New Legislation Aims to Equip School Buses with Traffic Cameras

NY Senator Cathy Young is revisiting legislature that was denied by the State Assembly in 2018.  The School Bus Camera Safety Act is hoping to equip school buses with cameras aimed to help law enforcement catch motorists who illegally pass school buses. The cameras are also hoped to become a deterrent for drivers not to pass school buses. According to Assemblyman Andy Goodell, the law would allow law enforcement agencies to use the footage from the camera as a basis for a ticket.

On average in NY state alone, it’s estimated that 50,000 pass stopped school buses every day. If passed into law, The School Bus Safety Act would allow school districts, as well as school bus companies, to install motion-activated cameras that would capture offenders in action. With the current law, a driver can only be issued a ticket if an officer witnesses the offense. With cameras in place on buses, this excludes the need to an officer to witness the offense, and the camera footage could be used in court.

Assemblyman Andy Goodell speculated that the bill didn’t pass in 2018 because school buses are almost a non-issue in NYC. “It’s a big issue in upstate New York, but a non-issue in New York City,” Goodell said. Senator Young and Assemblyman Goodell remain optimistic that the bill will pass, focusing on avoidable tragedies associated with school buses.  Young released a statement, saying “[sic], over a three-day span, Americans were stunned to learn of multiple, tragic deaths and injuries of several young children in four states who were attempting to board or waiting for school buses. At least three of the cases involved reckless drivers who illegally passed the buses that had stopped to pick up the students. In their desire to avoid waiting a few seconds, those drivers caused catastrophe, injury and death.”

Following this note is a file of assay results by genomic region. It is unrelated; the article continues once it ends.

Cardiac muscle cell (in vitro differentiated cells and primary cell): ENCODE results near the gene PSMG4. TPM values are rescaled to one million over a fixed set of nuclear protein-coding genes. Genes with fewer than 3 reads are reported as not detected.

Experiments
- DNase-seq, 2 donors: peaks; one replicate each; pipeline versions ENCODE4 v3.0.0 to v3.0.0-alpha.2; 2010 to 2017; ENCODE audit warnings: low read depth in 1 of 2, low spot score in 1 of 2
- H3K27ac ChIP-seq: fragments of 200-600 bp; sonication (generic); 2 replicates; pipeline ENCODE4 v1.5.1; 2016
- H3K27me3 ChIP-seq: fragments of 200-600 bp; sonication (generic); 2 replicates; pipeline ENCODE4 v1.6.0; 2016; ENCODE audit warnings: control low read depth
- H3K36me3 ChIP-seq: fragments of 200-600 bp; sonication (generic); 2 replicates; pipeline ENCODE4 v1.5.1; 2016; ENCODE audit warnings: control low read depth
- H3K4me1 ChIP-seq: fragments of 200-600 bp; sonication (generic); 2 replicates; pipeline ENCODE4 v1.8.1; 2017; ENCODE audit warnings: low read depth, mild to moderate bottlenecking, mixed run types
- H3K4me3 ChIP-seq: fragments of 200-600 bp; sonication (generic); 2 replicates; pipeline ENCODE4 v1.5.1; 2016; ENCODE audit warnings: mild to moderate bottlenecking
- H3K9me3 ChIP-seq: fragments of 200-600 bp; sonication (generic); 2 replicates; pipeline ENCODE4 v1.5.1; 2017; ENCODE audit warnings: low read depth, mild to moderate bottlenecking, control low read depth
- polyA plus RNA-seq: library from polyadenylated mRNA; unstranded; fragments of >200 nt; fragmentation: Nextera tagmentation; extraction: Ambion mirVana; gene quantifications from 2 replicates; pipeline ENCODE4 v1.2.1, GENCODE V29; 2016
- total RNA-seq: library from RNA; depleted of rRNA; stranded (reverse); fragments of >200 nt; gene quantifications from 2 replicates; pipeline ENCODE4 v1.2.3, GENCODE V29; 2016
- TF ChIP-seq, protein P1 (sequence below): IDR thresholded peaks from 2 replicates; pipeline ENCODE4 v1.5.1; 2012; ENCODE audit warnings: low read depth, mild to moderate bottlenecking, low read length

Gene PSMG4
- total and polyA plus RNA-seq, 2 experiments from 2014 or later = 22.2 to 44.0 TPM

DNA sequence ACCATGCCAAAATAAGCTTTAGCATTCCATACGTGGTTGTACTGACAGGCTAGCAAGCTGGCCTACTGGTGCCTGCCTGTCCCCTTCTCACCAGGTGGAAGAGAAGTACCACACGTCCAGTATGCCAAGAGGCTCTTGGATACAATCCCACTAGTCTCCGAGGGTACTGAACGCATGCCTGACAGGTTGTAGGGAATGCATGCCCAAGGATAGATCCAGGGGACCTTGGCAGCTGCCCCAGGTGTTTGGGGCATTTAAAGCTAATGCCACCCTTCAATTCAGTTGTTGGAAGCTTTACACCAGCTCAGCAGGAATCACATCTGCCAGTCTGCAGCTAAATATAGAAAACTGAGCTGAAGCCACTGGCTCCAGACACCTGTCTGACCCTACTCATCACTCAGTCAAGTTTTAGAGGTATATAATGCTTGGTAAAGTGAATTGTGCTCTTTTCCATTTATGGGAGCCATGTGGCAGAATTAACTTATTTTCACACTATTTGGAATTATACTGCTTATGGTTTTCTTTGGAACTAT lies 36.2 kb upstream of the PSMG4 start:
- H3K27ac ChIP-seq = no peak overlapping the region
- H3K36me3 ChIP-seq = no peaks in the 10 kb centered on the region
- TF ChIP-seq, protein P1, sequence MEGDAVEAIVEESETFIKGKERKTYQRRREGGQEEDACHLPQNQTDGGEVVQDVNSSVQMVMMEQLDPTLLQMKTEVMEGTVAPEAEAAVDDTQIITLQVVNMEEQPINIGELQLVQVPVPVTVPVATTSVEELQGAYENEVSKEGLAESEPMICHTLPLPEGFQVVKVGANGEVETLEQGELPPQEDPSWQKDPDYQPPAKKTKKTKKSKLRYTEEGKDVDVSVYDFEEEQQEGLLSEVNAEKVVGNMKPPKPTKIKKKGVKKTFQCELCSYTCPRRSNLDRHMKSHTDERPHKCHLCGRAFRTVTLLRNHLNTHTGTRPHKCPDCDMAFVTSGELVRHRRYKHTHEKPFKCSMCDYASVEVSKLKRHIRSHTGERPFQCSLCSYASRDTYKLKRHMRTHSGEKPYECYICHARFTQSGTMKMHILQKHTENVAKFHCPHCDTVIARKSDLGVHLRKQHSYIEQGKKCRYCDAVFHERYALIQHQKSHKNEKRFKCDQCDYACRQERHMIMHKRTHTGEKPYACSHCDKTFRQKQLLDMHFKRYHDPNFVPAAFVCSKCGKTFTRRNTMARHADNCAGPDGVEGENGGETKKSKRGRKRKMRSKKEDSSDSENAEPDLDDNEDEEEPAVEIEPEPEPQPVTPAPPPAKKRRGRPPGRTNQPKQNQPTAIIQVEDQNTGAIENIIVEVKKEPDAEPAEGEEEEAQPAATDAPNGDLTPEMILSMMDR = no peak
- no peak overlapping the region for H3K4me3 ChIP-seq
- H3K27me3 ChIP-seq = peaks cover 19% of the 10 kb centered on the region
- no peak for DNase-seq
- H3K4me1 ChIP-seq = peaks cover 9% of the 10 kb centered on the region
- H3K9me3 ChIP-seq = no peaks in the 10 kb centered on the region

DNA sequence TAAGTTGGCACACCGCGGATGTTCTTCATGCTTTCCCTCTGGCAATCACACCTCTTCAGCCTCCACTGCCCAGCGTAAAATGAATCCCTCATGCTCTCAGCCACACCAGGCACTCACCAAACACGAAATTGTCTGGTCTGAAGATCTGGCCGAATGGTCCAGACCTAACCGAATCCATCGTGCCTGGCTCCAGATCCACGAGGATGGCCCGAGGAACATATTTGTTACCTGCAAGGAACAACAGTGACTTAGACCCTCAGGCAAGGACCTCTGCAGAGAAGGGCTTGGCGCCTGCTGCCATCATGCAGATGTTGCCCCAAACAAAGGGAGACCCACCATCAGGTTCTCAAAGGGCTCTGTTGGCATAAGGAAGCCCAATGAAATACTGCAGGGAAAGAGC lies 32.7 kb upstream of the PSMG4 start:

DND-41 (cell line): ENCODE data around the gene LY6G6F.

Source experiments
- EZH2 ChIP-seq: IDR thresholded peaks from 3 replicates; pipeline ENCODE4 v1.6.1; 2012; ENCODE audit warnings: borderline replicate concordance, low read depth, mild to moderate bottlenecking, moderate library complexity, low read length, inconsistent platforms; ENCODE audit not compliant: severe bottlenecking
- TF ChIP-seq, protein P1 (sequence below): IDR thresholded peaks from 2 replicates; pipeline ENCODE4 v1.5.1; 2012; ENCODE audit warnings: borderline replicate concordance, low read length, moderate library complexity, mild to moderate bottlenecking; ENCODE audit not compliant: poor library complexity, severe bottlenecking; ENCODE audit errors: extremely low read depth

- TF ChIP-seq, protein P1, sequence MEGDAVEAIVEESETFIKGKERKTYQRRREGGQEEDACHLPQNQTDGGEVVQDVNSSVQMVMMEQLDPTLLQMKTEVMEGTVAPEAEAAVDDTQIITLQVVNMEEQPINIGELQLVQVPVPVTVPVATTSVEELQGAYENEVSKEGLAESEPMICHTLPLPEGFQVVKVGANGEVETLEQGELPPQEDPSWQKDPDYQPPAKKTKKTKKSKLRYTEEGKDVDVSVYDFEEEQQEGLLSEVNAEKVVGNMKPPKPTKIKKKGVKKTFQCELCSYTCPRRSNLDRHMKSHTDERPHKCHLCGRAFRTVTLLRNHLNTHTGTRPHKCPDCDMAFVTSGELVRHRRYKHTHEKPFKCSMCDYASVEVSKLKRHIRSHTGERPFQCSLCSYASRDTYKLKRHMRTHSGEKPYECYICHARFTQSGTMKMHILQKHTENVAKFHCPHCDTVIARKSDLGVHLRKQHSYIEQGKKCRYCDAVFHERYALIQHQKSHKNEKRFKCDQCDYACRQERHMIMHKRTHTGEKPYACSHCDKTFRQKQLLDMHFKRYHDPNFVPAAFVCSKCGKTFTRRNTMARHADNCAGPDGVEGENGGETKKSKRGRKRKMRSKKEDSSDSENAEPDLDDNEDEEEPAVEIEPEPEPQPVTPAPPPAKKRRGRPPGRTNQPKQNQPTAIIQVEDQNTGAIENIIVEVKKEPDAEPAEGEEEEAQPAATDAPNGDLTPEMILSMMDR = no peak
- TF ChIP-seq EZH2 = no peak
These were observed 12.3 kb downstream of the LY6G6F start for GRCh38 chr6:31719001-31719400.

When red lights are flashing on a school bus, you must stop, whether you are approaching the bus from the front or the rear. A 1st time offense carries fines ranging from $250-400, along with 5 points on your license, and a possible 30 days in jail. If the bill passes, drivers who are caught would still have to pay the fine, but won’t get any points; something advocates say not only saves drivers money, but could also save lives.

If you have received a ticket for failure to stop for a school bus, or any other offense, Michael Block can help. Please contact our office for a free consultation.

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